background image

12/2/21 

Pilot/Controller Glossary 

PRECIPITATION

 Any or all forms of water 

particles (rain, sleet, hail, or snow) that fall from the 
atmosphere and reach the surface. 

PRECIPITATION RADAR WEATHER DESCRIP-
TIONS

 Existing radar systems cannot detect 

turbulence. However, there is a direct correlation 
between the degree of turbulence and other weather 
features associated with thunderstorms and the 
weather radar precipitation intensity. Controllers will 
issue (where capable) precipitation intensity as 
observed by radar when using weather and radar 
processor (WARP) or NAS ground

based digital 

radars with weather capabilities. When precipitation 
intensity information is not available, the intensity 
will be described as UNKNOWN. When intensity 
levels can be determined, they shall be described as: 

a. 

LIGHT (< 26 dBZ) 

b. 

MODERATE (26 to 40 dBZ) 

c. 

HEAVY (> 40 to 50 dBZ) 

d. 

EXTREME (> 50 dBZ) 

(Refer to AC 00

45, Aviation Weather Services.) 

PRECISION APPROACH

 

(See PRECISION APPROACH PROCEDURE.) 

PRECISION APPROACH PROCEDURE

 A 

standard instrument approach procedure in which an 
electronic glideslope or other type of glidepath is 
provided; e.g., ILS, PAR, and GLS. 

(See INSTRUMENT LANDING SYSTEM.) 

(See PRECISION APPROACH RADAR.) 

PRECISION APPROACH RADAR

 Radar equip-

ment in some ATC facilities operated by the FAA 
and/or the military services at joint-use civil/military 
locations and separate military installations to detect 
and display azimuth, elevation, and range of aircraft 
on the final approach course to a runway. This 
equipment may be used to monitor certain non

radar 

approaches, but is primarily used to conduct a 
precision instrument approach (PAR) wherein the 
controller issues guidance instructions to the pilot 
based on the aircraft’s position in relation to the final 
approach course (azimuth), the glidepath (elevation), 

and the distance (range) from the touchdown point on 
the runway as displayed on the radar scope. 

Note: The abbreviation “PAR” is also used to 

denote preferential arrival routes in ARTCC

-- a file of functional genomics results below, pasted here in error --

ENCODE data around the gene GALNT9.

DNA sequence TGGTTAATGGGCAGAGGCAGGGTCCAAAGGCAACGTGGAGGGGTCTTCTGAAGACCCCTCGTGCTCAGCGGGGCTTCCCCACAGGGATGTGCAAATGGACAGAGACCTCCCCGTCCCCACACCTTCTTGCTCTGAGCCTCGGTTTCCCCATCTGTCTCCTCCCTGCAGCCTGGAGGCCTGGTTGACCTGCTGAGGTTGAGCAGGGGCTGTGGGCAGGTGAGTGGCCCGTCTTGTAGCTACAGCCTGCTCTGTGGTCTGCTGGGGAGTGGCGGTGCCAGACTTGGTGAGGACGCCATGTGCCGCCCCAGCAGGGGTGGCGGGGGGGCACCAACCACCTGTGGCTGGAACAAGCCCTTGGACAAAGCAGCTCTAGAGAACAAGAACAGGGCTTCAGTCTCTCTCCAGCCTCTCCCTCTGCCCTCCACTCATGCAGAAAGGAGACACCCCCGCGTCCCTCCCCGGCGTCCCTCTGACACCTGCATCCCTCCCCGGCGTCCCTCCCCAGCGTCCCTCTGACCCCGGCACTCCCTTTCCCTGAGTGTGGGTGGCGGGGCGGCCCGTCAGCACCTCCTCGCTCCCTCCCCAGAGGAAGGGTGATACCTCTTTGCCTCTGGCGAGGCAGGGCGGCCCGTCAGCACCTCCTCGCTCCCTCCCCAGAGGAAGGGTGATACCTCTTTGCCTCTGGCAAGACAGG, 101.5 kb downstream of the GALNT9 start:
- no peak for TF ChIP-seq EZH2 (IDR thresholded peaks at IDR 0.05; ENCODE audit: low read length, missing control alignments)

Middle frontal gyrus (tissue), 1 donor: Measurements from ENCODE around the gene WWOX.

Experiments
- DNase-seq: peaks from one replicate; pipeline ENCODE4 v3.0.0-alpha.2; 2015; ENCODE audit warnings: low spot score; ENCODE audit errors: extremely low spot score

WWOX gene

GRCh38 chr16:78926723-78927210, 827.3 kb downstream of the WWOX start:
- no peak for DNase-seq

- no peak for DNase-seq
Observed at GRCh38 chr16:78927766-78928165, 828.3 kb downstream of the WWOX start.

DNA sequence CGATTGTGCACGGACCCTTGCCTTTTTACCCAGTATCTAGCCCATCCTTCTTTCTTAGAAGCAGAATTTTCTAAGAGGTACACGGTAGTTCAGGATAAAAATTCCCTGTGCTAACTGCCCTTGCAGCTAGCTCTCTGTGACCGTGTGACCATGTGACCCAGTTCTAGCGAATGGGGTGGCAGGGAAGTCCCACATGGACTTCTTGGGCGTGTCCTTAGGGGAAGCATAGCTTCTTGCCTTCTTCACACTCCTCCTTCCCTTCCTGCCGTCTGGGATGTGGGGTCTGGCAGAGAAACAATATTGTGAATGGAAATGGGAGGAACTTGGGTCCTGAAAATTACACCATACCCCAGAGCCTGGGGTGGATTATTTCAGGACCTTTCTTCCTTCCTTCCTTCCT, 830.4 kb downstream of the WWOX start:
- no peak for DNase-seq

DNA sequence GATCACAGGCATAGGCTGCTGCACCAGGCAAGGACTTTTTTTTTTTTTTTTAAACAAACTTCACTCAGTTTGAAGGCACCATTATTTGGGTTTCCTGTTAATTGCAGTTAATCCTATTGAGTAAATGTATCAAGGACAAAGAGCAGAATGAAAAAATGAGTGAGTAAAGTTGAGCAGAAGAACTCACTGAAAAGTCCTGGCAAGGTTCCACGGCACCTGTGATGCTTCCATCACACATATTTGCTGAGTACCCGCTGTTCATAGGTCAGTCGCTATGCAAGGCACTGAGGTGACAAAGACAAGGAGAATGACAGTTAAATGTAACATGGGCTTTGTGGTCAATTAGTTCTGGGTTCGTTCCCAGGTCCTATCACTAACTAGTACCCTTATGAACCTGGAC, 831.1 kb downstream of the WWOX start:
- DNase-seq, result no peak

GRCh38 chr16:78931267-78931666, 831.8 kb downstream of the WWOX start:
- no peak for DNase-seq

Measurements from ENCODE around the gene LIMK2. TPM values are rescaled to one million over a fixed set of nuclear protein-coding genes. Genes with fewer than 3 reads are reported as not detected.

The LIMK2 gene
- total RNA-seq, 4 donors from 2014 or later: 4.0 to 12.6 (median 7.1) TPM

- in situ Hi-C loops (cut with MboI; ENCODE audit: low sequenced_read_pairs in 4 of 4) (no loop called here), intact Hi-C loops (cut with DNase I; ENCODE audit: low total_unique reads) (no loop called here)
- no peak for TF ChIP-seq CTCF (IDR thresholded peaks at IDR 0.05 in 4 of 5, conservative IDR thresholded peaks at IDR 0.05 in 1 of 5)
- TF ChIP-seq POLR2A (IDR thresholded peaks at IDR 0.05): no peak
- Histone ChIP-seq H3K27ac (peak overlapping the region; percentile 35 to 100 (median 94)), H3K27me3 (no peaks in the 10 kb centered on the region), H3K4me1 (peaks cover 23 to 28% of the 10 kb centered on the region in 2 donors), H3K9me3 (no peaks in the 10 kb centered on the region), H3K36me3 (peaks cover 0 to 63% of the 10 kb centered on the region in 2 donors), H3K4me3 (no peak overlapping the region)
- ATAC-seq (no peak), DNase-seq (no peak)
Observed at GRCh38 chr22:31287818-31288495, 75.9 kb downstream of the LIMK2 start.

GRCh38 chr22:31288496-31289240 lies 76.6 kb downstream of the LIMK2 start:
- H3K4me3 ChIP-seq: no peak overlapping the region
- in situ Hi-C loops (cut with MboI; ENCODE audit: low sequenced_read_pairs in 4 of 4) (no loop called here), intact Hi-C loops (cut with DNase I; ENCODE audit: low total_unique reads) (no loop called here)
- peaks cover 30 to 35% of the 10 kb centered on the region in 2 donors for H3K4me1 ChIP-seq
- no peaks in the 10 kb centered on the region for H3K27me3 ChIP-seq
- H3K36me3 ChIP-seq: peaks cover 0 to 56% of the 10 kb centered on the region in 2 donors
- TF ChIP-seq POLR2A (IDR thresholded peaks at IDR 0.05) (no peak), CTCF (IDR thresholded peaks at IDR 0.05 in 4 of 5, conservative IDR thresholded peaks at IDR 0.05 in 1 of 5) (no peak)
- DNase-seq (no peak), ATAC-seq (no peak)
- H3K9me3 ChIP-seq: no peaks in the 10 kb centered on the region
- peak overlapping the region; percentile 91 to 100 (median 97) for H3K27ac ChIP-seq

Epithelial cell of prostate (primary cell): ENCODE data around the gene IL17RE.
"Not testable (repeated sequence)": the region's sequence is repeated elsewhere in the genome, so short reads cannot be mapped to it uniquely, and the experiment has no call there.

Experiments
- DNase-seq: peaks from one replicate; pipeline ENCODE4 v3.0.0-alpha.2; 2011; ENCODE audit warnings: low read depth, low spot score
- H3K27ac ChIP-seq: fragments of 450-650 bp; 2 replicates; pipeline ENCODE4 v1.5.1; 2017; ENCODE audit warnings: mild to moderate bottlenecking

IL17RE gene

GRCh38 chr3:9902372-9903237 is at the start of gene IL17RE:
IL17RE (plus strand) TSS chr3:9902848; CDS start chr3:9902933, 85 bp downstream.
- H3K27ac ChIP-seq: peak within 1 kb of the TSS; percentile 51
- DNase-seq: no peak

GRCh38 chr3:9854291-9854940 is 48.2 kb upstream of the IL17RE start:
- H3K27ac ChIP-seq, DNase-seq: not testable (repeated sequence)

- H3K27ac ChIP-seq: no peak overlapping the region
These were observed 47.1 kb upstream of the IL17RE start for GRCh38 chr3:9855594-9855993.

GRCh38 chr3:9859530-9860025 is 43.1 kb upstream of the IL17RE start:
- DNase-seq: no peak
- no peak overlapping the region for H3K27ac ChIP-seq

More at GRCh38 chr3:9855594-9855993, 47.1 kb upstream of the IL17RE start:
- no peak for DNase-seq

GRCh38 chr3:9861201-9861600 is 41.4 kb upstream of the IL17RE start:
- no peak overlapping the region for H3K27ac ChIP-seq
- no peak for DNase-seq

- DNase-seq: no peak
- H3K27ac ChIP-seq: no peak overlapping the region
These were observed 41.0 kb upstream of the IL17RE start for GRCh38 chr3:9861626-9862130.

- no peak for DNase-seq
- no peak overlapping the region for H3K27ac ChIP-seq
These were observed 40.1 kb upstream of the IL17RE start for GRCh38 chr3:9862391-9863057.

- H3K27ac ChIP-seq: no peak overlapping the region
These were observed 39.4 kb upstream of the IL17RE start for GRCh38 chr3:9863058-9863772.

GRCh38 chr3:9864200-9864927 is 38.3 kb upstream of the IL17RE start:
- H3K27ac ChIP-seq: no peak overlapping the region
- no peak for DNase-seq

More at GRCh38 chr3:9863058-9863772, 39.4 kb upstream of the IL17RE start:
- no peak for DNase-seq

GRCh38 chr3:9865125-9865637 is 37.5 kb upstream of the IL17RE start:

computers. 

(See GLIDEPATH.) 
(See PAR.) 
(See PREFERENTIAL ROUTES.) 
(See ICAO term PRECISION APPROACH 

RADAR.) 

(Refer to AIM.) 

PRECISION APPROACH RADAR [ICAO]

 Pri-

mary radar equipment used to determine the position 
of an aircraft during final approach, in terms of lateral 
and vertical deviations relative to a nominal approach 
path, and in range relative to touchdown. 

Note: Precision approach radars are designed to 

enable pilots of aircraft to be given guidance by 
radio communication during the final stages of the 
approach to land. 

PRECISION OBSTACLE FREE ZONE (POFZ)

 

An 800 foot wide by 200 foot long area centered on 
the runway centerline adjacent to the threshold 
designed to protect aircraft flying precision 
approaches from ground vehicles and other aircraft 
when ceiling is less than 250 feet or visibility is less 
than 3/4 statute mile (or runway visual range below 
4,000 feet.) 

PRECISION RUNWAY MONITOR (PRM) 
SYSTEM

 Provides air traffic controllers 

monitoring the NTZ during simultaneous close 
parallel PRM approaches with precision, high update 
rate secondary surveillance data. The high update rate 
surveillance sensor component of the PRM system is 
only required for specific runway or approach course 
separation. The high resolution color monitoring 
display, Final Monitor Aid (FMA) of the PRM 
system, or other FMA with the same capability, 
presents NTZ surveillance track data to controllers 
along with detailed maps depicting approaches and 
no transgression zone and is required for all 
simultaneous close parallel PRM NTZ monitoring 
operations. 

(Refer to AIM) 

PREDICTIVE WIND SHEAR ALERT SYSTEM 
(PWS)

 A self

contained system used on board some 

aircraft to alert the flight crew to the presence of a 
potential wind shear. PWS systems typically monitor 
3 miles ahead and 25 degrees left and right of the 

PCG P